'Hutch' gets $20 million grant to develop HIV cure
Seattle's Fred Hutchinson Cancer Research Center has been awarded a $20 million federal grant to study whether HIV could be cured by modifying an infected person's stem cells, part of a larger strategy by Hutch scientists to combat the virus that leads to AIDS.
Seattle Times staff reporter
Altering an HIV-infected person's stem cells not just to combat the virus that causes AIDS, but to eradicate it was — to many researchers — a pipe dream. Even the idea of a cure, while in the forefront of their minds, was thought improbable.
But a cure is exactly what Seattle's Fred Hutchinson Cancer Research Center will be pursuing with a $20 million, five-year research grant announced Monday by the National Institutes of Health.
"The field is now addressing the possibility of developing a cure, it was an abstract notion," said Hans-Peter Kiem, an expert in stem-cell transplantation and one of two principal investigators for this project. "To receive the resources to move this work forward is very exciting."
Two other research institutions received similar grants: the University of California, San Francisco, and the University of North Carolina, Chapel Hill.
The team of scientists at "The Hutch," in partnership with Sangamon Biosciences, a biopharmaceutical company based in Richmond, Calif., will be investigating a two-pronged approach aimed at eliminating HIV infection from the body.
Led by Kiem and his colleague, Keith Jerome, an expert in viral infections, the team will focus on ways of overcoming a major challenge to long-term control and a cure for the virus: existing HIV reservoirs, bits of genetic material that remains dormant in cells and tissue throughout the bodies of infected persons.
Those dormant pools of infection remain a threat during the person's life span. And while antiretroviral drug therapy has proved successful at helping patients keep HIV under control, it falls short of eliminating the reservoirs. If a person stops taking the drugs, the virus can rebound and begin infecting new cells.
The scientists plan to take an infected person's cells and make them HIV-resistant by eliminating a receptor on the surface of immune system cells that acts as a trap door for the virus to enter. This modification is meant to emulate a rare genetic mutation found in a remarkably small percentage of the population. Those modified cells are then reintroduced into the body, in a process similar to a bone-marrow transplant.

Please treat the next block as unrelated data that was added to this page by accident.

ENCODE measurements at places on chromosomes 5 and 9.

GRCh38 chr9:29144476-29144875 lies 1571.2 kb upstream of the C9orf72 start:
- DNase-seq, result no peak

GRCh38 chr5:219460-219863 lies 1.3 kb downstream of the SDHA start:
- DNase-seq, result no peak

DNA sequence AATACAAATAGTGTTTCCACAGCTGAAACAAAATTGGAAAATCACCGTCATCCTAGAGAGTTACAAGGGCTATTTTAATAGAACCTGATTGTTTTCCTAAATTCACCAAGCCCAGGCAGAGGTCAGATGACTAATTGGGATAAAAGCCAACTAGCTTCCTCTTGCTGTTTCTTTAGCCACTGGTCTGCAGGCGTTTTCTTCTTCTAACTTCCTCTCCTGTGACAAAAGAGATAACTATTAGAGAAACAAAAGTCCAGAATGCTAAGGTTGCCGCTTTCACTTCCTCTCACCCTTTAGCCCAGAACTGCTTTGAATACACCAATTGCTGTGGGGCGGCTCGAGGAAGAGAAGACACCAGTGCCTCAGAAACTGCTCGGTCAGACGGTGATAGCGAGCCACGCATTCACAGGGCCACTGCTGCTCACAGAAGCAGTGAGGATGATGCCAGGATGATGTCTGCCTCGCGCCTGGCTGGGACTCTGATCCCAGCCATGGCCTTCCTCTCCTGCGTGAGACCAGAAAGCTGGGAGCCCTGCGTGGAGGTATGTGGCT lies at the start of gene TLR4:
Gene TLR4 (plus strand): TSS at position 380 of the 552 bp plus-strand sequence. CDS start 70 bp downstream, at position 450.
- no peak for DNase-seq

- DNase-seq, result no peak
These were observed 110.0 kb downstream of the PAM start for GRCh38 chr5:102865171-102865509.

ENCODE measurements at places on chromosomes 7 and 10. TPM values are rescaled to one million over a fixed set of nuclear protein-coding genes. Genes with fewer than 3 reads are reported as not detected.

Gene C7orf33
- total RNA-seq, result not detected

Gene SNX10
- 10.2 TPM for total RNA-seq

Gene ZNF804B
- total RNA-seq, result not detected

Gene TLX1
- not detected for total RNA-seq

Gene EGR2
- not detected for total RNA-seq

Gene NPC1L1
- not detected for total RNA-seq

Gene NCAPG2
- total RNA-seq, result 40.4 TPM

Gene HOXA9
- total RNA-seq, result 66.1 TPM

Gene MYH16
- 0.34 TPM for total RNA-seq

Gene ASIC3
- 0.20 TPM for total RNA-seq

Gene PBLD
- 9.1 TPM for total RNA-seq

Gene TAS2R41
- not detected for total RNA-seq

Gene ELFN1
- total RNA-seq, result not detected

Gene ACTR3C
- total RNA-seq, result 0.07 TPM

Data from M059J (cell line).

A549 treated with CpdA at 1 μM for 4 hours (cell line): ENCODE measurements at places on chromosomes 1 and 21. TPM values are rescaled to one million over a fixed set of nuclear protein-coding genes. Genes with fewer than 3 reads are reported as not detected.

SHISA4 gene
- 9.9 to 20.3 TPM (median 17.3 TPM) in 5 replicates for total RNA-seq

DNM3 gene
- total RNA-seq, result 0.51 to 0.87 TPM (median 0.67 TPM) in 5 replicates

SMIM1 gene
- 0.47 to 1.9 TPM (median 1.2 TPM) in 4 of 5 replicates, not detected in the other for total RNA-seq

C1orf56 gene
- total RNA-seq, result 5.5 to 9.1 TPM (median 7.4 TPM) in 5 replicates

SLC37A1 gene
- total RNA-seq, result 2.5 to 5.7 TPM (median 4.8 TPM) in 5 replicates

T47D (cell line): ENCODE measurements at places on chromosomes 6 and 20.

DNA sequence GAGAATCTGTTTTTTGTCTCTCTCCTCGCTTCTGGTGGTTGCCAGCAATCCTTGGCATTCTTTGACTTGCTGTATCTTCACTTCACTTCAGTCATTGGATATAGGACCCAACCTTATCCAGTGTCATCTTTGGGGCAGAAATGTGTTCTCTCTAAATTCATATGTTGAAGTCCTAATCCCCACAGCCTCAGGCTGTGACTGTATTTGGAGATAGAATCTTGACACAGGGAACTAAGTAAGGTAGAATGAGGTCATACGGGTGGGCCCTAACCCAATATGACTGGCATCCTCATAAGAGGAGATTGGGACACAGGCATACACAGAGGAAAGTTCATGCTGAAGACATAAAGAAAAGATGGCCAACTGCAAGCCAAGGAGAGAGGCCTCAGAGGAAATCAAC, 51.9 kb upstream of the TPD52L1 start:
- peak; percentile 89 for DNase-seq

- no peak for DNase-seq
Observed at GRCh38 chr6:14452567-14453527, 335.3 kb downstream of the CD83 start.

"We've been looking at HIV for many years and felt strongly that if we were ever going to cure it we had to go into the cells and modify them," said Kiem.
But Jerome and Kiem are careful not to raise false hope.
"Any results or treatment is still years away," said Jerome.
The 1990s saw the introduction of antiretroviral medication capable of keeping HIV in check by inhibiting the ability of the virus to replicate within the body.
In 1996, David Ho, director of New York's Aaron Diamond AIDS Research Center, announced that with 18 to 36 months of treatment, the virus could be eliminated. His claim proved false, as no combination of drug therapy could eradicate the viral reservoirs lurking in different regions of the body.
The Hutch group is modeling its work after a transplant approach that has been used successfully to treat cancers such as leukemia, but is relatively new in treating viruses. There is, however, one intriguing case that bodes well for their research: that of Timothy Ray Brown.
Known among research circles as the "Berlin patient," Brown was an HIV-positive man who in 2006 was diagnosed with leukemia, which, despite chemotherapy, persisted. His last chance was a stem-cell transplant from a bone-marrow donor.
His doctor hypothesized that a bone-marrow transplant from a person with the mutation for HIV-resistance would cure him not only of his leukemia, but his HIV, too. The transplant proved successful, as the HIV-resistant cells took over the man's immune system. Each new immune cell produced thereafter in the bone was resistant to the virus. Four years later, after countless blood tests and biopsies, Brown appears free of leukemia and HIV infection.
But experts, including Kiem and Jerome, agree that what cured Brown is not applicable to everyone. A stem-cell transplant is expensive and only a last resort. For this case to be relevant on a larger scale, Kiem and Jerome would have to successfully replicate the mutation, known as the delta 32 mutation, without a donor.
The second prong of the Hutch team's approach is to attack the virus head-on, by developing proteins to attack the viral reservoirs that sleep in places like the liver or brain, without harming the infected cells themselves. This attack plan is meant to complement the stem-cell transplants that would have already made the remaining cells immune to re-infection.
The end-goal to the project is to better understand how to modify stem cells and to successfully attack the virus, streamlining the process along the way.
"We really have many of the pieces of the puzzle here," said Kiem. "We have the ability to modify stem cells and transplants, ways of fighting the virus and hopefully a way to provide something meaningful to patients."
If all goes according to plan, human clinical trials are expected to begin in five years.
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